Saturday, September 11, 2010

Behold the Lamb

So, I'm studying Revelation 5 today, and I come to the amazing account of over 100 billion angels, plus the 24 elders and the four "living creatures," singing "worthy is the Lamb..." This is the last of three great "lamb statements" in the Bible.

Check it out.

"Where is the lamb?" Isaac to Abraham (Genesis 22:7)
"Behold the Lamb!" John the baptist (John 1:29, 36)

"Worthy is the Lamb." 10,000x10,000 and thousands of thousands (Revelation 5:12)





Okay, so, I turn back to Genesis 22 to refresh myself on the story. It is utterly amazing... I'll give you some specifics in a paragraph or two. Anyways, as I go to turn back to Revelation from Genesis I completely randomly turned right to Isaiah 53, which is nowhere near Revelation. Here's a sampling: "...He was wounded for our transgressions, He was bruised for our iniquities..." (v. 5) His soul was made an offering for sin (v. 10), "...it pleased Yahweh to crush Him" (v. 10), "...My righteous Servant [shall] justify many; for He shall bear their iniquities" (v. 11), "...He bare the sin of many, and made intercession for the transgressors" (12)...

Is there a more perfect chapter to turn to, from "where is the Lamb?" to "worthy is the Lamb that was slain," than the one chapter which is entirely dedicated to detailing the sacrifice of the Lamb of God for the sins of the world?! The answer is no. The Lamb which John the baptist introduces will "take away the sin of the world," and Isaiah 53 is an in depth prophetic account of how He would accomplish that weighty task...

Now, check out some pretty amazing nuggets from Genesis 22, but first I need to tell you about something called the "law of first mention." This is basically the premise that the first biblical occurrence of something significant will set a standard for that particular topic. You will see what I mean momentarily.

Genesis 22, in reference to the account of Abraham offering Isaac, is the first time in the Bible you find the following words and phrases:



1) love - אהב - 'âhab

2) only son - יחיד בּן - bên yâchı̂yd

3) worship - שׁחה - shâchâh - this is actually the 3rd occurrence of this word, but it's the first time it means worship in the sense that we understand it. The first two times it just means to bow down.

Is anyone else thinking of John 3:16?

In the story Isaac carries the wood he would be sacrificed on up the hill, but not only that, Abraham laid that cursed wood on Isaac; the Father laid the cross upon the Son.

While Isaac carried the wood, Abraham carried the fire.

Moses tells us that Abraham "took the fire in his hand" as well as a knife; the instruments with which to kill and offer Isaac as a sacrifice. Levitically, fire is linked with judgment. We talk of fiery wrath... what we read in Isaiah 53:10 that it "pleased Yahweh to crush Him" and then in Mark 15:34 Jesus asks the Father, "Eloi, Eloi, lama sabachthani," which means "My God, My God, why have You forsaken me?" The picture is clear that, while it was the Son's task to make Himself an offering for sin, it was the Father's task to dispense His wrath against sin upon His Son, and that it pleased Him to do so... and that, my friend, should cause you to rejoice... but first, pain.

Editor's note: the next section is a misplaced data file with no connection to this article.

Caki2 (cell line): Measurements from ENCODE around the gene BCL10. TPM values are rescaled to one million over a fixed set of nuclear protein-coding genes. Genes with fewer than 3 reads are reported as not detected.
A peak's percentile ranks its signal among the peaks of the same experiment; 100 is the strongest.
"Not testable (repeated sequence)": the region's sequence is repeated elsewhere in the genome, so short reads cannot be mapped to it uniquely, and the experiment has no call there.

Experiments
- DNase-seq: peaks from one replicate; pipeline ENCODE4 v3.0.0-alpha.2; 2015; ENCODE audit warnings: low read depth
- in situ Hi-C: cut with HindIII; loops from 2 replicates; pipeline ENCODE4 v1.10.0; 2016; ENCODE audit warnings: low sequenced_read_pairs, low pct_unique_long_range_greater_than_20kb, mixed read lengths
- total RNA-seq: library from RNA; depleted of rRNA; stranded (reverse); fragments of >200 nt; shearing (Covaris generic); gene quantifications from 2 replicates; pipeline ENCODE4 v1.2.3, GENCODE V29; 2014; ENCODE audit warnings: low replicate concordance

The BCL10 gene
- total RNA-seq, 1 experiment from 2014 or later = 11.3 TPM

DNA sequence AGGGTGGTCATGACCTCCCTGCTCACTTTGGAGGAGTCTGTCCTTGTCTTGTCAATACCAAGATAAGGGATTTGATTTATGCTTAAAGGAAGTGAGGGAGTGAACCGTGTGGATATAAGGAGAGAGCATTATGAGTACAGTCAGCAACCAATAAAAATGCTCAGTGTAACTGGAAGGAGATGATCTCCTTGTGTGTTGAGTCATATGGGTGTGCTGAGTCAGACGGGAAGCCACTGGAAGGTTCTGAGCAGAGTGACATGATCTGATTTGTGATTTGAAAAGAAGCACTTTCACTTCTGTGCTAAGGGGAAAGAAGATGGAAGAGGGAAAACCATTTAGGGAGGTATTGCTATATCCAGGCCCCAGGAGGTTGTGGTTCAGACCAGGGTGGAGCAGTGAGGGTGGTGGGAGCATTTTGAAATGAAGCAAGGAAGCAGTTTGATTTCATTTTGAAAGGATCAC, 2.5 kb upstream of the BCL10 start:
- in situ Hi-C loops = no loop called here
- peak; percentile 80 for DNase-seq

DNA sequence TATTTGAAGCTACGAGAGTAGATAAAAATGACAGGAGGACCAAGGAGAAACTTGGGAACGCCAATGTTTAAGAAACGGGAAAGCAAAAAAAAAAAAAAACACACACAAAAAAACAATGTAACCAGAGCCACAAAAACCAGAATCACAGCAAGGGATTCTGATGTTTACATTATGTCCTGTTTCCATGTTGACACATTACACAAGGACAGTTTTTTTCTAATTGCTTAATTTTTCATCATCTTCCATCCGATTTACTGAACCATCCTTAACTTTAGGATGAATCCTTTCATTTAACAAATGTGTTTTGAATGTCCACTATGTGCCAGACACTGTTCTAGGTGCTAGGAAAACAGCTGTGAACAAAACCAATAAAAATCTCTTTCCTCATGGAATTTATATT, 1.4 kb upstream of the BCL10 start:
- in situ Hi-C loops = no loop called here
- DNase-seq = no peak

Peter wept bitterly when at last he was made to realize the gravity of His sin against His Master. It was because of our sin that the Son had to die, and it was our sin which compelled the Father to lay our sin to Christ's account, and then to punish Him, the Just for the unjust, so that we could gain what we could not earn - eternal life.

Here's the conclusion: When Isaac asks Abraham "where is the lamb?" Abraham responds, "My son, God will provide himself a lamb..." What happens next is commonly known. The Angel of the Lord (the pre-incarnate Lamb!) stops Abraham just short of dropping the dagger. Then a ram is found caught in a thicket... a ram, not a lamb. Then, and this is the thrust of the story, Abraham names the mountain "Jehovah-jireh" which means "Jehovah will see to it," for "in the mount of the LORD it shall be provided."

What shall be provided?

The immediate context is that the Lamb is what will be provided. What the LORD will "see to" is that a lamb is provided, and He will do it on that spot.

Ladies and gentlemen, I submit to you that on the very same hill (a place now called Calvary) some 2,000 years later God did indeed see to it that a lamb was provided. The Son, the only Son whom the Father loved, carried the wood He would be sacrificed on up that hill. There also the Father took up the fire, He laid it upon His Son, and there, in the very same place, the Lamb of God who takes away the sin of the world laid down His life and was crushed under the wrath of the judgment of God for all sin for all time.

"For he hath made him to be sin for us, who knew no sin; that we might be made the righteousness of God in him." 2 Corinthians 5:21

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